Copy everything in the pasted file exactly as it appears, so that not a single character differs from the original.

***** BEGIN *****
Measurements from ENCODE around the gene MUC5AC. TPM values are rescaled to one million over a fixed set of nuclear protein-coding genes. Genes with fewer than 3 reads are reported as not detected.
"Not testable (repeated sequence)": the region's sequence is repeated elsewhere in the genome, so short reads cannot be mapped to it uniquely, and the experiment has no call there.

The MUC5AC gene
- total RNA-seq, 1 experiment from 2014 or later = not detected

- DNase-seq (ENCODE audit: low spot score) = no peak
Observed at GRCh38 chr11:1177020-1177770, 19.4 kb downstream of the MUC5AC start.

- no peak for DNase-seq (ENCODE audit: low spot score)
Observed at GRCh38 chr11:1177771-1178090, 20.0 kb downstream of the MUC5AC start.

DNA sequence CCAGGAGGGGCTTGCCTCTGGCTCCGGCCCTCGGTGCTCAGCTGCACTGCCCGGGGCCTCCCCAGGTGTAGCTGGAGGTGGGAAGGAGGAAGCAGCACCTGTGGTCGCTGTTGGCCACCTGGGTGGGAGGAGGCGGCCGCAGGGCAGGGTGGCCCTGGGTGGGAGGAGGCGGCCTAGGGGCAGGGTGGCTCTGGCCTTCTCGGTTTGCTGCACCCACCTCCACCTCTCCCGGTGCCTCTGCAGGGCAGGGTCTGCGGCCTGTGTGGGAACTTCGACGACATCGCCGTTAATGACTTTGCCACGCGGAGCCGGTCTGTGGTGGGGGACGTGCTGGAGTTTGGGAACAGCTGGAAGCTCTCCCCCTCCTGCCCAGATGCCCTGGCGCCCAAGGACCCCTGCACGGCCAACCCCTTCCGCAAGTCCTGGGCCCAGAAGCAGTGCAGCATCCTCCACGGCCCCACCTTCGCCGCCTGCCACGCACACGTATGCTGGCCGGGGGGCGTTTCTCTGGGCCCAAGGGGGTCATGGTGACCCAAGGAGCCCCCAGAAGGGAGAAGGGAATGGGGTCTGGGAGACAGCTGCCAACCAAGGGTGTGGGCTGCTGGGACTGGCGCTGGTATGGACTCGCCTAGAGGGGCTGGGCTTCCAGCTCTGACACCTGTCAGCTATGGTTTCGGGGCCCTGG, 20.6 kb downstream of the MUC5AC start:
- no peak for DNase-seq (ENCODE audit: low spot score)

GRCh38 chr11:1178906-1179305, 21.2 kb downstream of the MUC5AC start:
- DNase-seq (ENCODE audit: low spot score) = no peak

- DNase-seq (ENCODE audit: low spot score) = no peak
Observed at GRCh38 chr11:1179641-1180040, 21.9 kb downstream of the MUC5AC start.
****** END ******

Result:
Measurements from ENCODE around the gene MUC5AC. TPM values are rescaled to one million over a fixed set of nuclear protein-coding genes. Genes with fewer than 3 reads are reported as not detected.
"Not testable (repeated sequence)": the region's sequence is repeated elsewhere in the genome, so short reads cannot be mapped to it uniquely, and the experiment has no call there.

The MUC5AC gene
- total RNA-seq, 1 experiment from 2014 or later = not detected

- DNase-seq (ENCODE audit: low spot score) = no peak
Observed at GRCh38 chr11:1177020-1177770, 19.4 kb downstream of the MUC5AC start.

- no peak for DNase-seq (ENCODE audit: low spot score)
Observed at GRCh38 chr11:1177771-1178090, 20.0 kb downstream of the MUC5AC start.

DNA sequence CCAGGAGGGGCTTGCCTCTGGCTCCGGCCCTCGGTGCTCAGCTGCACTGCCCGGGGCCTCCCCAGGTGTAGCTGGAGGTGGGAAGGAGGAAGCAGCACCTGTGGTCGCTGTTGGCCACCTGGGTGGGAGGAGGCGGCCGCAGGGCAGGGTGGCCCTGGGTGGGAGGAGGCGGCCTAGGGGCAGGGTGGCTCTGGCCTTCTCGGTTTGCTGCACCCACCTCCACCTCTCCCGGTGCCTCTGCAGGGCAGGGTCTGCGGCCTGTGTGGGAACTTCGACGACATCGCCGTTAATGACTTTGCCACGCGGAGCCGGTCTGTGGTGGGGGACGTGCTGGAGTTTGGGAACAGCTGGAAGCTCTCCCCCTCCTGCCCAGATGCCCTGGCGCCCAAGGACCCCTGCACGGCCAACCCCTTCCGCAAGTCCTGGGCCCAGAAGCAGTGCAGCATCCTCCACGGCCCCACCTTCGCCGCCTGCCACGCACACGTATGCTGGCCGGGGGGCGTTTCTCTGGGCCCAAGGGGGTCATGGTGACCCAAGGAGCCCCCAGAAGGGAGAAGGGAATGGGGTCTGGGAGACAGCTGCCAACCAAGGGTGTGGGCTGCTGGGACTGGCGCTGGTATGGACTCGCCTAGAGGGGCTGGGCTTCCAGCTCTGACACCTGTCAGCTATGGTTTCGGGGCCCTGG, 20.6 kb downstream of the MUC5AC start:
- no peak for DNase-seq (ENCODE audit: low spot score)

GRCh38 chr11:1178906-1179305, 21.2 kb downstream of the MUC5AC start:
- DNase-seq (ENCODE audit: low spot score) = no peak

- DNase-seq (ENCODE audit: low spot score) = no peak
Observed at GRCh38 chr11:1179641-1180040, 21.9 kb downstream of the MUC5AC start.